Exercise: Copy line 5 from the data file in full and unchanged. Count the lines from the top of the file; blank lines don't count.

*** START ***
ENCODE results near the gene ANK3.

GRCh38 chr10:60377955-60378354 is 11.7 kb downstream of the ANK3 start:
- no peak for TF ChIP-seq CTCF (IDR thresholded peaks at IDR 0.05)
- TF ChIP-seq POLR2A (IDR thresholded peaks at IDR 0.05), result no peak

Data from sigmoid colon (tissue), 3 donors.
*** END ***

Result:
Data from sigmoid colon (tissue), 3 donors.